ABOUT THIS BOOK
After World War II, Hollywood’s “social problem films”—tackling topical issues that included racism, crime, mental illness, and drug abuse—were hits with critics and general moviegoers alike. In an era of film famed for its reliance on pop psychology, these movies were a form of popular sociology, bringing the academic discipline’s concerns to a much broader audience.
Sociology on Film examines how the postwar “problem film” translated contemporary policy debates and intellectual discussions into cinematic form in order to become one of the preeminent genres of prestige drama. Chris Cagle chronicles how these movies were often politically fractious, the work of progressive directors and screenwriters who drew scrutiny from the House Un-American Activities Committee. Yet he also proposes that the genre helped to construct an abstract discourse of “society” that served to unify a middlebrow American audience.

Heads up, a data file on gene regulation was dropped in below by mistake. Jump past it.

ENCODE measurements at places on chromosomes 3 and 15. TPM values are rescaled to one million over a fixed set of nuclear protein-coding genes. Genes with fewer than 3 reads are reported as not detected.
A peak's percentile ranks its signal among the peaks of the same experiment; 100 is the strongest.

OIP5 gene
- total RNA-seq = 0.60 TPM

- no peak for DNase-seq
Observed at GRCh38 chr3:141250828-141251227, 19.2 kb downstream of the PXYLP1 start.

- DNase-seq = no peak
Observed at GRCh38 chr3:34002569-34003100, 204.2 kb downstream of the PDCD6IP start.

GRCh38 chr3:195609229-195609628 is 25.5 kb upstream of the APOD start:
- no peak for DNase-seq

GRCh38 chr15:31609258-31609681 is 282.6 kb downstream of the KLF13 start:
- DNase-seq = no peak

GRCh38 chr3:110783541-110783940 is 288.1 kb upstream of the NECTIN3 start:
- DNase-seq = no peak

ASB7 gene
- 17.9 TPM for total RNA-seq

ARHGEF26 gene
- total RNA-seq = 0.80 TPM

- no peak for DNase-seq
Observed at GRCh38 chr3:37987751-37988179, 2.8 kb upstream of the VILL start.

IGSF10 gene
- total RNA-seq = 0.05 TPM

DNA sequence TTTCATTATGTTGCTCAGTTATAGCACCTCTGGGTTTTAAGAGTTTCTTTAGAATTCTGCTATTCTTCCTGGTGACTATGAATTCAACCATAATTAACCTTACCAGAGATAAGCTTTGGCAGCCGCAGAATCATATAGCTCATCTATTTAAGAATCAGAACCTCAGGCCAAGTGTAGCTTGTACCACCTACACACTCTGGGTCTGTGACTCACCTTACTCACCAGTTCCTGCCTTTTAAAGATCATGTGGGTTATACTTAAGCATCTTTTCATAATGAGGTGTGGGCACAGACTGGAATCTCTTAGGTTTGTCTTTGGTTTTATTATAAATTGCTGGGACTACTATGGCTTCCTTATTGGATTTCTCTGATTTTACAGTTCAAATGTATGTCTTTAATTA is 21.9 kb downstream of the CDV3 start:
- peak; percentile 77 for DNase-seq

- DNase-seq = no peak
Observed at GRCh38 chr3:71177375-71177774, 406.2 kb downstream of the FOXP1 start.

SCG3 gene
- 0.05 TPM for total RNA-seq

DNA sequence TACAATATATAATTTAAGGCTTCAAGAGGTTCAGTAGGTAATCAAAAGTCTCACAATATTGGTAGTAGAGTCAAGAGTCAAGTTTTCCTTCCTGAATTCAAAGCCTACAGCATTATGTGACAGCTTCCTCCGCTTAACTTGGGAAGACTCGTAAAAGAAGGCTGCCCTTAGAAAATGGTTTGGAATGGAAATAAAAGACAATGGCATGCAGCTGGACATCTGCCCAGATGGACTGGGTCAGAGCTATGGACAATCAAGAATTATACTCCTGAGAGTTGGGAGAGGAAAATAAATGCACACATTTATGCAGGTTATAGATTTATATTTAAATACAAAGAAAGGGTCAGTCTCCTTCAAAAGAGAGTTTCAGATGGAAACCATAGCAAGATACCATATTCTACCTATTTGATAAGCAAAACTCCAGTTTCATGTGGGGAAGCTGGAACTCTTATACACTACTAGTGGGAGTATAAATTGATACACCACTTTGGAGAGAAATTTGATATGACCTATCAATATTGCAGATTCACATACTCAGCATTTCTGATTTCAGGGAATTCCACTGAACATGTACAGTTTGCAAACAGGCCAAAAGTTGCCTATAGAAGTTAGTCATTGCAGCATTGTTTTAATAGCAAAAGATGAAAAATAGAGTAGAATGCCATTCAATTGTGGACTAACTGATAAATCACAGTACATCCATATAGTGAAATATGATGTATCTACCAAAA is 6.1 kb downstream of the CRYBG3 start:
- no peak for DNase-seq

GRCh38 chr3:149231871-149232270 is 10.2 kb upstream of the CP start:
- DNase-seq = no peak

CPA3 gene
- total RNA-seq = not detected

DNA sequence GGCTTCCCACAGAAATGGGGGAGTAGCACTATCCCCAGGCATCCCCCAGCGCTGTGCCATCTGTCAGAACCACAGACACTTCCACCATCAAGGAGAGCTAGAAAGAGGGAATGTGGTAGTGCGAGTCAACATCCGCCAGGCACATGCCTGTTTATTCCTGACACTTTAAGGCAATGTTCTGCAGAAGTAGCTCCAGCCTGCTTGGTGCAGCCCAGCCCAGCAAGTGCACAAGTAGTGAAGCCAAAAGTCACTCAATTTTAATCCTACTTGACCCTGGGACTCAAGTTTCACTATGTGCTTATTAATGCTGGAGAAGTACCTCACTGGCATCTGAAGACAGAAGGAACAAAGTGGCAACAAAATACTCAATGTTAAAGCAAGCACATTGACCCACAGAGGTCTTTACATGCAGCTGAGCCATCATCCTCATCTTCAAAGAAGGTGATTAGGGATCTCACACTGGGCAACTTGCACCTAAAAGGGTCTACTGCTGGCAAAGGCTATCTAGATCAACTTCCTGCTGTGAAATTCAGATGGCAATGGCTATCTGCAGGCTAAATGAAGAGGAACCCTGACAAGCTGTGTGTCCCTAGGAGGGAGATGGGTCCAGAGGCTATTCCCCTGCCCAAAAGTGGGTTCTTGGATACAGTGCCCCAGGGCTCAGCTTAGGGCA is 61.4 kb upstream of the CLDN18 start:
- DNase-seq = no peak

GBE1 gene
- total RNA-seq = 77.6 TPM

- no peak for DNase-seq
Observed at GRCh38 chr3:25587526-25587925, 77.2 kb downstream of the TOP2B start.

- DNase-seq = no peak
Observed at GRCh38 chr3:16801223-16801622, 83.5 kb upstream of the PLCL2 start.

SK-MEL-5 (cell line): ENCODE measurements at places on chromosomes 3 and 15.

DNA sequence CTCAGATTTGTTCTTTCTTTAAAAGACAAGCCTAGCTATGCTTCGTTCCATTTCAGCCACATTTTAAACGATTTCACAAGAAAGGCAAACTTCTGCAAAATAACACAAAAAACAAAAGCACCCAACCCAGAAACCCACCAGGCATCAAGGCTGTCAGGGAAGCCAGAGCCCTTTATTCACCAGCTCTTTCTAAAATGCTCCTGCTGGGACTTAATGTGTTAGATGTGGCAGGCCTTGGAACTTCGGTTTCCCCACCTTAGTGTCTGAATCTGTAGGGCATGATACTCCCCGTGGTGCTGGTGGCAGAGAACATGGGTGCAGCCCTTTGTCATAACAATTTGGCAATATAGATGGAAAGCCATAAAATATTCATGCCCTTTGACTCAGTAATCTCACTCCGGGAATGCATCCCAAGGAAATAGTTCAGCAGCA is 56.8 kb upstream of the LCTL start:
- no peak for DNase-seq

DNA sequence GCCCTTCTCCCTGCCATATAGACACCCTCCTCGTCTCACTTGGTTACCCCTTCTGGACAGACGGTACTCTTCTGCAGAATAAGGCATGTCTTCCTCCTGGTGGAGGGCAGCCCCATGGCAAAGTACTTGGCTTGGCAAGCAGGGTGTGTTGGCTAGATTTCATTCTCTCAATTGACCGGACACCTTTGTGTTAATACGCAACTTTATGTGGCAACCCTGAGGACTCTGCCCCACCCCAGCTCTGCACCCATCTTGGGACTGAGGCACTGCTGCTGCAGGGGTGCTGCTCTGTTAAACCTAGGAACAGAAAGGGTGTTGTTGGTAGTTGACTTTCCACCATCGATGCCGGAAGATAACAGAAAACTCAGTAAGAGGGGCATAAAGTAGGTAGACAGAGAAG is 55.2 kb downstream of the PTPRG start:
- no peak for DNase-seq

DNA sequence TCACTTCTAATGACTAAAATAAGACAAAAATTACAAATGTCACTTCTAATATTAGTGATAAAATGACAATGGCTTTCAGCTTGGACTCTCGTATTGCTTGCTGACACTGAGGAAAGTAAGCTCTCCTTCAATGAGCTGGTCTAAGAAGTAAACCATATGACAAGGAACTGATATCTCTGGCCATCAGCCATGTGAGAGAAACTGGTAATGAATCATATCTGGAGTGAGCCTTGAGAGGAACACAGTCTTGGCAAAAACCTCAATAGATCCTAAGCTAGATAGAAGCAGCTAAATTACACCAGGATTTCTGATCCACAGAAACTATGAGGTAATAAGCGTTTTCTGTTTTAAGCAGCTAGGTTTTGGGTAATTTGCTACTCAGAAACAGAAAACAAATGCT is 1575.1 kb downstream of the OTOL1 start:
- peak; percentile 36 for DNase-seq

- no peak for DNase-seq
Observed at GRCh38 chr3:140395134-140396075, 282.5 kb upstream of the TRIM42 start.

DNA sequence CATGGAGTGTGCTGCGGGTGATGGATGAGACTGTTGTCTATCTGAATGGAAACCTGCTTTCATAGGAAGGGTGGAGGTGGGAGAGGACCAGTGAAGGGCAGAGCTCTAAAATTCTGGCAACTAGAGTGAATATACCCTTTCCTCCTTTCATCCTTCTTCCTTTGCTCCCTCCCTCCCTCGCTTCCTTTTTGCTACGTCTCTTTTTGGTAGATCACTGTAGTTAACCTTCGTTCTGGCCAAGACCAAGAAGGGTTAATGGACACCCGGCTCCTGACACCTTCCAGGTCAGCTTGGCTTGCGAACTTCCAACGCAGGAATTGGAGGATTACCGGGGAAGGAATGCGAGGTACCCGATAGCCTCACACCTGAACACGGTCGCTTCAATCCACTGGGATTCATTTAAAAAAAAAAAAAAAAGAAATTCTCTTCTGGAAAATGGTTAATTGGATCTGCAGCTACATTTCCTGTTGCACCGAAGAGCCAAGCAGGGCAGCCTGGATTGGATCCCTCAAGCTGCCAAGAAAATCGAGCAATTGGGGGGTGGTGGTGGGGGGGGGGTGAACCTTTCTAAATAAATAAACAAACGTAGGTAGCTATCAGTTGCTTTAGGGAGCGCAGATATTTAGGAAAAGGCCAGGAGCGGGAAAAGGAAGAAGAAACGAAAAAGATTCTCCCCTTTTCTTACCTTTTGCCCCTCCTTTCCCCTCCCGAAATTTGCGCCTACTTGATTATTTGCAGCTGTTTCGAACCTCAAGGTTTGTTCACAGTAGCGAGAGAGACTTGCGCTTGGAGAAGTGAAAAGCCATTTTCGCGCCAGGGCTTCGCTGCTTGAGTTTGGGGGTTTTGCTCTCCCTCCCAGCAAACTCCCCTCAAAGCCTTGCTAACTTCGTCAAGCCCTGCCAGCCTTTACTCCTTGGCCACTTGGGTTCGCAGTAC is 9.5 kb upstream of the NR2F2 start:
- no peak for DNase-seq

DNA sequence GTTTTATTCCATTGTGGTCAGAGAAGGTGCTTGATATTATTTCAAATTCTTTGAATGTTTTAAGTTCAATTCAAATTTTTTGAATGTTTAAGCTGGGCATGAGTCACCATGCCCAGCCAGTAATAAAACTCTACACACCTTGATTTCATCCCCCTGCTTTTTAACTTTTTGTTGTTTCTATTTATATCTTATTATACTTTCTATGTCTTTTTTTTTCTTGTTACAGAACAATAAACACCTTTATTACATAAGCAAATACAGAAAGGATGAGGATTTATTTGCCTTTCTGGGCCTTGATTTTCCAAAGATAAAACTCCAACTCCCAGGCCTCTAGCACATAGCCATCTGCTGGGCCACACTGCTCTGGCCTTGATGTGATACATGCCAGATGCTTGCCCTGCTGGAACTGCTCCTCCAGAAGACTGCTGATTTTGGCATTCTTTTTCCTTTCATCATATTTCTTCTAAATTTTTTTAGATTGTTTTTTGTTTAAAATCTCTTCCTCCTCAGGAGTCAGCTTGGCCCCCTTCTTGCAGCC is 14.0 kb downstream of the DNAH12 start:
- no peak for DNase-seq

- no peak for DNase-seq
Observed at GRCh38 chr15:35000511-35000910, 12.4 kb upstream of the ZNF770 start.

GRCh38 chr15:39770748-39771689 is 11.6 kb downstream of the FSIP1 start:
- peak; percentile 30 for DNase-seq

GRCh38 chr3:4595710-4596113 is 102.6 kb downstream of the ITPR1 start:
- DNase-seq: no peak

As he considers the many forms of print media that served to inspire social problem films, including journalism, realist novels, and sociological texts, Cagle also explores their distinctive cinematic aesthetics. Through a close analysis of films like Gentleman’s Agreement, The Lost Weekend, and Intruder in the Dust, he presents a compelling case that the visual style of these films was intimately connected to their more expressly political and sociological aspirations. Sociology on Film demonstrates how the social problem picture both shaped and reflected the middle-class viewer’s national self-image, making a lasting impact on Hollywood’s aesthetic direction.